Hind Gut acidosis, often seen in performance horses, can lead to serious health problems such as laminitis or hind gut ulcers. But, what is this condition and how can we prevent it?
Horses are known as hind gut fermenters, fibre is digested in the caecum by bacteria, fungi and protozoa which coexist in the hind gut. The breakdown of fibres produces volatile fatty acids (VFA) used by the body for energy. Hind gut acidosis occurs when there is a sudden drop in the pH level of the caecum or colon. Over consumption of high starch concentrates or high sugar grass pastures can result in an increase in acid levels which in turn lowers the pH.
How is hind gut acidosis caused?
There can be serval contributing factors to the onset of hind gut acidosis including a high starch and high sugar content diet. These pass through the digestive tract not fully digested, once in the hind gut the fermentation process creates higher levels of lactic acid and VFA’s to compensate for the larger digesta content.
The higher acidic environment is unfavourable for the “good” microbes that live symbiotically within the hind gut. The optimal environment for bacteria is between 6.5 and 7.0, below 6.0 and the fibre digesting bacteria become less effective and begin to die off, releasing endotoxins. Damage occurs to the intestinal mucosa, where these endotoxins are absorbed leading to an inflammatory response, which can result in laminitis. However, the lactic acid producing and utilizing bacteria thrive off the lower pH levels, consequently resulting in a higher production of lactic acid, lowering the pH further.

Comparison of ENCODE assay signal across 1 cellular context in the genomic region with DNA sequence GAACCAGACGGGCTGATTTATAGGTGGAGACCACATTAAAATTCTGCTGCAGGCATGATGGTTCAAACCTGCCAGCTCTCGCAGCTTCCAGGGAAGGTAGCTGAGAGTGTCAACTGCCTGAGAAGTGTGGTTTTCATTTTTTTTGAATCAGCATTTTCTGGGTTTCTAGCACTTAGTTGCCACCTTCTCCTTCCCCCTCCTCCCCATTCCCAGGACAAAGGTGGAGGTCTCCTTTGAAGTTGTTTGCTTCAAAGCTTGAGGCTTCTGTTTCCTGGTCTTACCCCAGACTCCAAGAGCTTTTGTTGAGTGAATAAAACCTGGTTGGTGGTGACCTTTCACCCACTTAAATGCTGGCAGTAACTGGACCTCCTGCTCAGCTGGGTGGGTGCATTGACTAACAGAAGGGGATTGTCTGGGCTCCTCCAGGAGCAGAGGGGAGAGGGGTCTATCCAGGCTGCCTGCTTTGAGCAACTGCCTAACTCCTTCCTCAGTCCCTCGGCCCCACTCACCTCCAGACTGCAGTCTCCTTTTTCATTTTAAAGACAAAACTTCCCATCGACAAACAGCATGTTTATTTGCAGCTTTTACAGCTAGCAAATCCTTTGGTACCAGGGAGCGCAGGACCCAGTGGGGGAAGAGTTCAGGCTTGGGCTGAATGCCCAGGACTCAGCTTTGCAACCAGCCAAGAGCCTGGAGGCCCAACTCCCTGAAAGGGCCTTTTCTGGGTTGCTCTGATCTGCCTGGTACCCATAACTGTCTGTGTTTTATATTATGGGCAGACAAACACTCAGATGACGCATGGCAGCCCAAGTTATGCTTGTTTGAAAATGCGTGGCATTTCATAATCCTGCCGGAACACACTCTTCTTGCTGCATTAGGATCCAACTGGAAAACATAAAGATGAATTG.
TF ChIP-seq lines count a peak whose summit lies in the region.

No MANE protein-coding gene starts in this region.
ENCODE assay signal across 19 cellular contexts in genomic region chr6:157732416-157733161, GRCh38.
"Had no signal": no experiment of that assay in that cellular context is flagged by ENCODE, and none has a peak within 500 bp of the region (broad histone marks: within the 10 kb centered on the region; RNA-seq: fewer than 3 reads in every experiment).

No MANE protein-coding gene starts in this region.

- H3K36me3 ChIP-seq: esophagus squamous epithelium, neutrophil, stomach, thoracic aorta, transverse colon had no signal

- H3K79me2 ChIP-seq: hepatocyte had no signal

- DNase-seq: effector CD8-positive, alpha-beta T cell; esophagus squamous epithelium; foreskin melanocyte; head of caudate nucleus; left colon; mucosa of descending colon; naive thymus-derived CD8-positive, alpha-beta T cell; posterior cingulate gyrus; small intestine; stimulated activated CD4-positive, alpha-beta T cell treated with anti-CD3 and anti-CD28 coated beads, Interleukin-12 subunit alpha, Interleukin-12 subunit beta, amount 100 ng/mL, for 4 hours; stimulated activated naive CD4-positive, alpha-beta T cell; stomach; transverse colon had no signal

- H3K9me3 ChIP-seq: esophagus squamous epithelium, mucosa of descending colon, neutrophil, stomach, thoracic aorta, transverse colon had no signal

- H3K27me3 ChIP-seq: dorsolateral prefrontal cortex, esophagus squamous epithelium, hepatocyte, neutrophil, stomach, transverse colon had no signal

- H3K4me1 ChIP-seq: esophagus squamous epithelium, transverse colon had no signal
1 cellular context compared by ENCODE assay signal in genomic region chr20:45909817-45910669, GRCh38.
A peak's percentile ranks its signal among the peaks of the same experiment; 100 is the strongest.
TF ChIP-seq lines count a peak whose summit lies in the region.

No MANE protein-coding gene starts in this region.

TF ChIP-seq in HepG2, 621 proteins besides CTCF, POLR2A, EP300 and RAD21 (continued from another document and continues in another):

What are the signs to look out for?
- Decrease in appetite
- Stereotypical behaviours
- Reduced performance
- Hind gut ulcers
How to reduce the risk of hind gut acidosis?
A few simple steps can be taken to reduce the risk of hind gut acidosis, as it is more common in performance horse, it is important to consider your management practises.
- Provide an adequate forage content in the diet, it is recommended to provide a minimum of 1.5% of the horse’s body weight per day in forage. Increasing the fibre content will promote the “good” microbe population.
- Reduce the starch content of the diet, try to feed less cereals and use alternative energy sources such as super fibres and oils. Bluegrass Horse Feeds have a range of feeds specifically formulated with lower starch levels.
- Using grains that are micronized or extruded, this will increase the digestibility of the grains, resulting in a higher nutrient viability for the horse.
- For horses suffering or suspected of hind gut acidosis, Bluegrass Horse Feeds Re-Leve is a low starch, low glycaemic mix designed to help control the acid levels and promote gastrointestinal health through high quality vitamins, minerals and yeast cultures.
For further information on how to feed horses with hind gut acidosis, fill in our diet form to receive a tailored diet plan from one of our expert nutritional advisors.
Bluegrass Horse Feeds is an Irish horse feed producer based at its mill in Eglish in County Tyrone. Bluegrass Horse Feeds, which produces quality and innovative horse feeds, is the Ireland Team Member of Kentucky Equine Research. The Bluegrass Horse Feeds team works closely with owners, riders and trainers using the latest nutritional research and technology to achieve optimum performance from their horses. Bluegrass distributes its feeds the length and breadth of Ireland and has over 200 stockists. If you need nutritional advice please fill out our diet request form and while you're here find out your nearest stockist.